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AF leader addresses cyberspace defense at conference

by Tech. Sgt. Mary Davis
Global Air Chiefs Conference Public Affairs

9/26/2007 - WASHINGTON (AFPN) -- Defending air and space is what the Air Force has done admirably for 60 years, and it will protect information in the cyberspace domain in the future with the establishment of the Air Force Cyber Command. 

"The mission of the Air Force is to provide sovereign options for the defense of the nation and its global interest to fly and fight in air, space and cyberspace," said Lt. Gen. Robert J. Elder Jr., commander of the 8th Air Force when addressing top air force leaders from around the world Sept. 25 at the Global Air Chiefs Conference in Washington. "Cyberspace is increasingly critical and inseparable from our national power and interests." 

The command's objective is to ensure U.S. military strategic superiority in cyberspace using science and technology, partnering, law and policy, intelligence support and trained personnel. Command members will deter adversaries and support homeland security, critical infrastructure protection and civil support operations.

With many nations relying more and more on information flowing through the cyber domain, their information can become vulnerable to a cyberspace attack, said General Elder, who is also the Joint Functional Component Commander for Global Strike and Integration, U.S. Strategic Command. 

This was the case in Estonia when the country endured attacks on private and public Web sites in April and May. It raised the question as to what other critical areas could come under attack and pose security risks, the general said.

"We recognize if we lose cyber, we lose our capability in air and space operations," he said. "Cyber dominance is critical for our Air Force and nation." 

Some defense tactics to minimize cyber risks include jam-resistant communications, electro-magnetic pulse resistant electronics and adaptive firewalls, database wrappers and database encryption, the general said. 

Offensive approaches include electromagnetic spectrum jamming, sensor dazzlers and networked system strikes.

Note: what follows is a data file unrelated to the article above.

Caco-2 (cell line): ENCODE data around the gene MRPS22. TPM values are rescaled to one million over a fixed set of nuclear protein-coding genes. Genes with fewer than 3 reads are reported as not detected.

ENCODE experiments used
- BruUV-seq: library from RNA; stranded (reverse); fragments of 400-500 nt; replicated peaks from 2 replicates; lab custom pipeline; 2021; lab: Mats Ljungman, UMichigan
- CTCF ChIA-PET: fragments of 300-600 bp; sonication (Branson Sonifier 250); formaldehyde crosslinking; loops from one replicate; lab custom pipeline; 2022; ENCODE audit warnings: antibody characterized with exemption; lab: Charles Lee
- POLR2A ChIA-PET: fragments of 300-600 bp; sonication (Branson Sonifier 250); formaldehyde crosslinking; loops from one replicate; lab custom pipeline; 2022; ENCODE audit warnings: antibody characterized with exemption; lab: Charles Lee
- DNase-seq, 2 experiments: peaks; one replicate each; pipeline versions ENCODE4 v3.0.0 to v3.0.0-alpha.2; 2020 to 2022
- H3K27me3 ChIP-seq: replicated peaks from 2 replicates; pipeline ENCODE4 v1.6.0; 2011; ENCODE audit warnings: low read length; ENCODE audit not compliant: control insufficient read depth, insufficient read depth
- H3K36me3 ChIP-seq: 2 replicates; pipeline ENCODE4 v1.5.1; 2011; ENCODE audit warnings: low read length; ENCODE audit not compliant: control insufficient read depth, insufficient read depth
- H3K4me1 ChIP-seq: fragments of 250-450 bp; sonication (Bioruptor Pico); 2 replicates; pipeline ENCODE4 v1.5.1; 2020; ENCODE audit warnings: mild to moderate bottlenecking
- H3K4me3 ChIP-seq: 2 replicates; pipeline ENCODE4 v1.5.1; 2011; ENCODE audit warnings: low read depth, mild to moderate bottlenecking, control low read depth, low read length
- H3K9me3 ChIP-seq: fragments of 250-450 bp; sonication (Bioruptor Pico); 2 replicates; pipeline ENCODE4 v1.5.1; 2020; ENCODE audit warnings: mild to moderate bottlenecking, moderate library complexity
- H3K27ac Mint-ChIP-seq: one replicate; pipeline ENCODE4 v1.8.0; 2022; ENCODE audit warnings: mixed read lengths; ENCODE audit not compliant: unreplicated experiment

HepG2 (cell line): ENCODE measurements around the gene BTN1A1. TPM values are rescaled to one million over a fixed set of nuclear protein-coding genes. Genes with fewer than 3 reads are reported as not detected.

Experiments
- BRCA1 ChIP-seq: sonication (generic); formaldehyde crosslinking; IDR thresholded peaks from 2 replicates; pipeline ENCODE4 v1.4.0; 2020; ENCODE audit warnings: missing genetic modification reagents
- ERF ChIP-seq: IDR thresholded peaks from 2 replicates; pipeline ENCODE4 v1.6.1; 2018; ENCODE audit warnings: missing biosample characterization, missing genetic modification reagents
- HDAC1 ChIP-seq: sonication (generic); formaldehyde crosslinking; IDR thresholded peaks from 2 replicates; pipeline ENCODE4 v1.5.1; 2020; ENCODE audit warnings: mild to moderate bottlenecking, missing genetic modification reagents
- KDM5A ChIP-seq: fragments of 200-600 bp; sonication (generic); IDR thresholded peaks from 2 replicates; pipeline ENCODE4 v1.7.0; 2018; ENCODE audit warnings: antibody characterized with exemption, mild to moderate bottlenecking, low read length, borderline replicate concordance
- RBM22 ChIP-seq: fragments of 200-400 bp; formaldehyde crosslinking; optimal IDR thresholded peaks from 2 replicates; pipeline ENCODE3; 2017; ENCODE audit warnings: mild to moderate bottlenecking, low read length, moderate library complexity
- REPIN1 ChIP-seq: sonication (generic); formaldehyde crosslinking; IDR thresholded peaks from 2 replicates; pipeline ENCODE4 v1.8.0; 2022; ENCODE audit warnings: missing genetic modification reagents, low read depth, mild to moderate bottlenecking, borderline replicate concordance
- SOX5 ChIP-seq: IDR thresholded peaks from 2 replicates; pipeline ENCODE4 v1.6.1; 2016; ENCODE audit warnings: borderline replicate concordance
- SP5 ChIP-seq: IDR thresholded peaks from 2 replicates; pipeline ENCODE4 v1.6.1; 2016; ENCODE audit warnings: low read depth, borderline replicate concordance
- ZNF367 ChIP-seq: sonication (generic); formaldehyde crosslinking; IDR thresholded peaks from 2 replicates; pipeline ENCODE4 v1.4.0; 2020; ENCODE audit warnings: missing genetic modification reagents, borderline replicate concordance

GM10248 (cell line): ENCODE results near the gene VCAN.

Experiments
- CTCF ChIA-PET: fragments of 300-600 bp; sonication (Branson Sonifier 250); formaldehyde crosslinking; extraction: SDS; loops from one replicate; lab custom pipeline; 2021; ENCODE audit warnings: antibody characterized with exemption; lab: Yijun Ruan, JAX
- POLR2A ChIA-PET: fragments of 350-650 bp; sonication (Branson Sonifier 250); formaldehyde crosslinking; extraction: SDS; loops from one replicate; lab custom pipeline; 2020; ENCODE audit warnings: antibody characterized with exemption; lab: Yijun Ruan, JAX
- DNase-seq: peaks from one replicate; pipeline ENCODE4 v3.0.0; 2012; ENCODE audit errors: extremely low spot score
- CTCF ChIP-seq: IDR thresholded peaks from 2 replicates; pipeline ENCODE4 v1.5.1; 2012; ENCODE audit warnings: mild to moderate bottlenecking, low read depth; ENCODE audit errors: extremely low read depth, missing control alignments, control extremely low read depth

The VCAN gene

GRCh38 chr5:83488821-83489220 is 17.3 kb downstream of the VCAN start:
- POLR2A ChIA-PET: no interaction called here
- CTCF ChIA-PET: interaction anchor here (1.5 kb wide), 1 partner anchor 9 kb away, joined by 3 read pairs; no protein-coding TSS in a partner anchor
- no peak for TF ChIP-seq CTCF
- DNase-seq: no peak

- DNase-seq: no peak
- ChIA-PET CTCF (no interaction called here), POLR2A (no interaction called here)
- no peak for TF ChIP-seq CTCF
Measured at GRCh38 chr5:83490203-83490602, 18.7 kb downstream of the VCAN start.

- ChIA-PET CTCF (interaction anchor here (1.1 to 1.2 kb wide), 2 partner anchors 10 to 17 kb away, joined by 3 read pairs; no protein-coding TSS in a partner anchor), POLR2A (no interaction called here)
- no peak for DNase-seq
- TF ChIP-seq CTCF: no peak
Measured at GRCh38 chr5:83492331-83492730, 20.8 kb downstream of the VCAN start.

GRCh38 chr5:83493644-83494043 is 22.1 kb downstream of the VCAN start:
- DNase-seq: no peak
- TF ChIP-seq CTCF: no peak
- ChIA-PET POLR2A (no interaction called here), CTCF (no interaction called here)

"If cyber is restrictive, it would be detrimental to the way you operate," General Elder said. "That is why all elements of cyber must be defended." 

The general identified five focus areas to defend cyber: 
-- Mission and security balance 
-- Cyber force training and career development of Airmen 
-- Systems and software design 
-- Data integration for situational awareness and command/control 
-- Partnerships with industry and academia 

According to the general, this does not imply the Air Force will control cyberspace by any means. What it will do is secure the benefits of the domain on which many people rely and where war fighting already takes place on U.S. communication and computer systems. 

"We are starting to practice our capabilities," General Elder said. "We are flying and fighting in cyberspace today." 

Also during the conference, Air Force Secretary Michael W. Wynne named the new commander of Air Force Cyber Command Provisional as Maj. Gen. William T. Lord. General Lord served as the director of cyberspace transformation and strategy at Air Force headquarters, where he worked on establishing the new command. 

This new temporary command has been created to complete all necessary actions to stand up the permanent major command. Until the final command is created, day-to-day operations in Cyberspace will continue to be conducted by the 8th Air Force, and commanded by General Elder. 

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